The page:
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Let $K$ be an algebraic closure of $\mathbb{F}_2$. The cyclic group $C_{2^n}$ acts on $K[x_0, \dots, x_{2^n-1}]$ by cyclically permuting the $x_i$: $a : x_i \rightarrow x_{i + a \bmod 2^n}$. Is there a nice description of the ring of invariants of $C_{2^n}$ acting this way on $K[x]$? Things are quite easy when the characteristic $ \ne 2$, but look quite a bit more intricate here since, e.g. the group ring $K[C_{2^n}]$ is not semi-simple.

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What would be really nice if there was a recursive description. If $R_n$ is the ring of invariants (given explicitly with generators and syzygies) for $C_{2^n}$, then looking at $R_n \times R_n$ in $R_{n+1}$ there is an action (involving the cocycle giving the group extension) of $C_{2^{n+1}}$, which could be used to "clean up" the invariants. – Victor Miller Mar 20 '10 at 17:19
A reasonable amount of work seems to have been done (for any indecomposable representation not just a permutation representation). A starting point is (as well as the references to it in SciMath): MR0499459 (81b:14024) Almkvist, Gert; Fossum, Robert Decomposition of exterior and symmetric powers of indecomposable $Z/pZ$-modules in characteristic $p$ and relations to invariants. Séminaire d'Algèbre Paul Dubreil, 30ème année (Paris, 1976--1977), pp. 1--111, Lecture Notes in Math., 641, Springer, Berlin, 1978. – Torsten Ekedahl Mar 21 '10 at 10:58
@Torsten: Thanks! I just starting looking at the Almkvist-Fossum paper, and it looks like it has just what I need. – Victor Miller Mar 22 '10 at 4:48

It seems to me that the characteristic of the field does not play a big role in this question: here is a sketch of an argument.

Note first of all, that all the invariants are linear combinations of "symmetrized monomials": if m is a monomial in the polynomial ring, then form the sum of all the translates of m by the elements of your group. This means that every invariant in the polynomial ring comes from an invariant polynomial with coefficients in the prime field $\mathbb{F}_2$ of K and that invariants with coefficients in $\mathbb{F}_2$ are the reduction of invariants with integer coefficients. Thus we have translated the question over characteristic two to a question over the integers: it suffices to find generators and relations for the ring of invariants of your group over the integers to find generators and relations in any ring.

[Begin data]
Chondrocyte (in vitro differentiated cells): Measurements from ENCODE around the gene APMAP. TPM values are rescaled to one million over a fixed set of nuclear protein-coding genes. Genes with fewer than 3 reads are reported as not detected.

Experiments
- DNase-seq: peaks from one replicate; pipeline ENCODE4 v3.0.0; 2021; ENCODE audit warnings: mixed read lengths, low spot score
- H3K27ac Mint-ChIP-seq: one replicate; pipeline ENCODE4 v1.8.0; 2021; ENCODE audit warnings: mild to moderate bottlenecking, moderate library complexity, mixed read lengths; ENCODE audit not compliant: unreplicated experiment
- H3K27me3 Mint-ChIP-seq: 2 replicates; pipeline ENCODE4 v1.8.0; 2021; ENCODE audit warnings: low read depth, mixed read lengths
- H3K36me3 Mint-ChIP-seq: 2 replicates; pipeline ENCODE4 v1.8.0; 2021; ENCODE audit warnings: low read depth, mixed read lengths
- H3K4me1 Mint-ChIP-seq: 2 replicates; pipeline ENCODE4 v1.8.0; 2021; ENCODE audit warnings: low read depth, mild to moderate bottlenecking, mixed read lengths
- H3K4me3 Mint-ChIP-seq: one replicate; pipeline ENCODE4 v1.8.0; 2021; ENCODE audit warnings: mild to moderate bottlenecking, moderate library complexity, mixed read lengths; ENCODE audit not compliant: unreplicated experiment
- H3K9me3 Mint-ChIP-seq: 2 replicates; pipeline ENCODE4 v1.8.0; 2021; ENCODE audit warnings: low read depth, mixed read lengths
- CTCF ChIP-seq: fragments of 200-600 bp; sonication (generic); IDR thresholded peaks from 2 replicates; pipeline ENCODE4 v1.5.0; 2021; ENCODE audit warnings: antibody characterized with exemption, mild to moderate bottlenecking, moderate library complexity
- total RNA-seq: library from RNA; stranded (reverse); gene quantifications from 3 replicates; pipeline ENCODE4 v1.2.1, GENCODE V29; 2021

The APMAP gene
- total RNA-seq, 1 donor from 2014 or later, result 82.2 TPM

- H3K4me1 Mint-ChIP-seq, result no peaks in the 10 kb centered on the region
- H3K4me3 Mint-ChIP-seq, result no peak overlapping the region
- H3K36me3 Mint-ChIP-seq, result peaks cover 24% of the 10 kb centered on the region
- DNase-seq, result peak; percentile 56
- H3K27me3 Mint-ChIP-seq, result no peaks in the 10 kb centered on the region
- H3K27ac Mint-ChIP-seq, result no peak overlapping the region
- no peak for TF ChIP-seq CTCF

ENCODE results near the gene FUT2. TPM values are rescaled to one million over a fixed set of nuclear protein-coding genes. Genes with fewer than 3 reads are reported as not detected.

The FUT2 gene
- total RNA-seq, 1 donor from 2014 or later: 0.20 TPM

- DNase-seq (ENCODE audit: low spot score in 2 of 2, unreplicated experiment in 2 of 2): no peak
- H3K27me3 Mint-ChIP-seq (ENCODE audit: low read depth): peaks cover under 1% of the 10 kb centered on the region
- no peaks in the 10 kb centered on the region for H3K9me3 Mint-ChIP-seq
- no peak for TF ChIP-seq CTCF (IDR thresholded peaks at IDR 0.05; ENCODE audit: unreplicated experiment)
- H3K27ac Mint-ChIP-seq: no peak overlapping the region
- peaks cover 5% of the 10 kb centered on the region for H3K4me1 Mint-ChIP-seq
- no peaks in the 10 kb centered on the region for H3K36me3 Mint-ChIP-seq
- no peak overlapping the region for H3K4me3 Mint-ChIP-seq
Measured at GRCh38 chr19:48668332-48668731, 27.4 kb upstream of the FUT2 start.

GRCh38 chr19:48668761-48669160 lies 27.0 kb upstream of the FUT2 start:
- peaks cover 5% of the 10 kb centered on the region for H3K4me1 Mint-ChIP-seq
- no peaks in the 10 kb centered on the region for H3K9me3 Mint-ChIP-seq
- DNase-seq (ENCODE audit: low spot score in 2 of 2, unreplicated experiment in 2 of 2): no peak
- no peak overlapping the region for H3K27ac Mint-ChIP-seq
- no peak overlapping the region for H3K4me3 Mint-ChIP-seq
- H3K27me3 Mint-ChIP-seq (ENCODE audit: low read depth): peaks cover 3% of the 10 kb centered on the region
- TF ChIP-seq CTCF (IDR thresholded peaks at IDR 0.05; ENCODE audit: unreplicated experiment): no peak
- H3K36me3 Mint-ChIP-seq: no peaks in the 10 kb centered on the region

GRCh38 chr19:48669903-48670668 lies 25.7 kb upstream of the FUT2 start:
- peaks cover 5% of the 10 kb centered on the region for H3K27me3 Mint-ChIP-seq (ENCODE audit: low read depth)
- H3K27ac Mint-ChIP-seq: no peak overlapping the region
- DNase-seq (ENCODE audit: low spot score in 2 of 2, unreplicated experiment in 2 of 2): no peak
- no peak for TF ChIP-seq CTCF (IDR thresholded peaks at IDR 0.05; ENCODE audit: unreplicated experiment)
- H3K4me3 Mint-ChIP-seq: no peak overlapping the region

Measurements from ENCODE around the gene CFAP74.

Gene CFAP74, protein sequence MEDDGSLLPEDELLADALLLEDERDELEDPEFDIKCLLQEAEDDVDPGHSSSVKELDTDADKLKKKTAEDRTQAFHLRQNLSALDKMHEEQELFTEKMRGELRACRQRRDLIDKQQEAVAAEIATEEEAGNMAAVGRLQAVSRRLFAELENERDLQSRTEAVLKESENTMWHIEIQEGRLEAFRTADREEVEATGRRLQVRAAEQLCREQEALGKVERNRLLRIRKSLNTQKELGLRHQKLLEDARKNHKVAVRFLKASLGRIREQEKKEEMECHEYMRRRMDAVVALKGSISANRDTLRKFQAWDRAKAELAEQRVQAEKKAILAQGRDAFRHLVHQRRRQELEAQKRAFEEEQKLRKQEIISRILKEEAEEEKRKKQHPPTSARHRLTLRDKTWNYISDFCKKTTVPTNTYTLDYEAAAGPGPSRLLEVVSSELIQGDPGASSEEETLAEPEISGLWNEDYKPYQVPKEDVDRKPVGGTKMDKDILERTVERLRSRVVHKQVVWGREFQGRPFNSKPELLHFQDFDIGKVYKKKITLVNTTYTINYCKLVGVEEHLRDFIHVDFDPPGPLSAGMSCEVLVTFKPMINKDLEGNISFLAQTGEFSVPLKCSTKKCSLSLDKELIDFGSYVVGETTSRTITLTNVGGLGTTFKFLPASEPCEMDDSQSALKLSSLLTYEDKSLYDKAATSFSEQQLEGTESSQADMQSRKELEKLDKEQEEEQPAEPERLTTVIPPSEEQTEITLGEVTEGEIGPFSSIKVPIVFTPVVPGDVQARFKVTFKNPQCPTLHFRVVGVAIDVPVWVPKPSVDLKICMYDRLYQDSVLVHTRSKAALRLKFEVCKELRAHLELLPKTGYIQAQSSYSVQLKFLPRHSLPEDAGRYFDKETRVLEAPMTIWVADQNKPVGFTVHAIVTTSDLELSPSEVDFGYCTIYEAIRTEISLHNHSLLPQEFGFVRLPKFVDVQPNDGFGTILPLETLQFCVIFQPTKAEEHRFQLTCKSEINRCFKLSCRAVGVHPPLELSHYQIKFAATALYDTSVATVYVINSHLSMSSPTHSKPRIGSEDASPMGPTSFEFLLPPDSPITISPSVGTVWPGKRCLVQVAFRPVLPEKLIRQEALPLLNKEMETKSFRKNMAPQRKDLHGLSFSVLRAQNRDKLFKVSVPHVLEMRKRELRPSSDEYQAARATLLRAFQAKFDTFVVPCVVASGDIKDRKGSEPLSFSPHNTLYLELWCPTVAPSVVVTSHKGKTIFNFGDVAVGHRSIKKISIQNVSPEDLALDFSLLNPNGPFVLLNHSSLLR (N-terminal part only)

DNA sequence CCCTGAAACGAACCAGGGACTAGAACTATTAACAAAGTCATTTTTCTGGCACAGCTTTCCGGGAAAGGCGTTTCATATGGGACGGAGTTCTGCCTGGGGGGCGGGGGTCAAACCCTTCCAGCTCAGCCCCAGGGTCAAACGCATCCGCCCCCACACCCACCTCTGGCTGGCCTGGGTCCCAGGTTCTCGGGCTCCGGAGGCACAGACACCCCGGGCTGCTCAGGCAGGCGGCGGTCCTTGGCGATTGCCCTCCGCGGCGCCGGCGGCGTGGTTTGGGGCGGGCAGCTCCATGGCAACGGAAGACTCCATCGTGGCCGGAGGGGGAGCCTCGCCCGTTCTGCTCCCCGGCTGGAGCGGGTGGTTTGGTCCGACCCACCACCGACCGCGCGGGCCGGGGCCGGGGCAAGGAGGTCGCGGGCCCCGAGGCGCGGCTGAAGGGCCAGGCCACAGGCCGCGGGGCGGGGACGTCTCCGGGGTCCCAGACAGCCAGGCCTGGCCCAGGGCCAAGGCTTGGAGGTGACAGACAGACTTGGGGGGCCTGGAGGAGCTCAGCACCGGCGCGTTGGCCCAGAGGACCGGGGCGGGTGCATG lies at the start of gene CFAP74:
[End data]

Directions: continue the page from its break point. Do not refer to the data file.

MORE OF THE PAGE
Over the integers I do not know what the answer is, but if you do know what the answer is over any field of characteristic different from two, maybe you can now fill in the argument. Thinking briefly about the set of generators, it seems like you might simply need the "symmetrized square-free monomials", with relations that are a bit tedious to write down, but that maybe can be nicely interpreted.

EDIT: The square-free monomials are not enough, but it seems that you do not have to look much further to describe explicitly a finite set of generators for the group algebra of a finite cyclic group over the integers. Indeed, let S be the set of monomials m for which there exists an integer r such that the exponents of m are the integers $\{0,1,\ldots,r\}$. Then the product of all the variables of the polynomial ring together with the symmetrizations of all the monomials in S seems to generate the ring of invariants. "Symmetrize a monomial m" means sum over the cosets of the stabilizer in the cyclic group of m. I have not thought about relations, but there will be plenty!

If you really need to make explicit the fact that the ring of invariants is not Cohen-Macaulay, maybe you can, but maybe you do not need to do that...

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The characteristic certainly plays a role in the answer. For all characteristics but two the invariant ring is Cohen-Macaulay but in characteristic two it isn't. It is of course true that you might find a (more or less) characteristic free presentation of the invariant ring where this fact is not apparent. – Torsten Ekedahl Mar 22 '10 at 5:17

Indeed the "symmetrized square-free monomials" seem to generate. (Order lexicographically and look what the highest term in a product looks like. Now use that to concoct rewriting rules.)

[Oops! This is less obvious than it seemed. The symmetrizations are not with respect to the full symmetric group. In fact it fails for the cyclic group of order four, where the square-free case is not enough to generate all invariants of degree three.]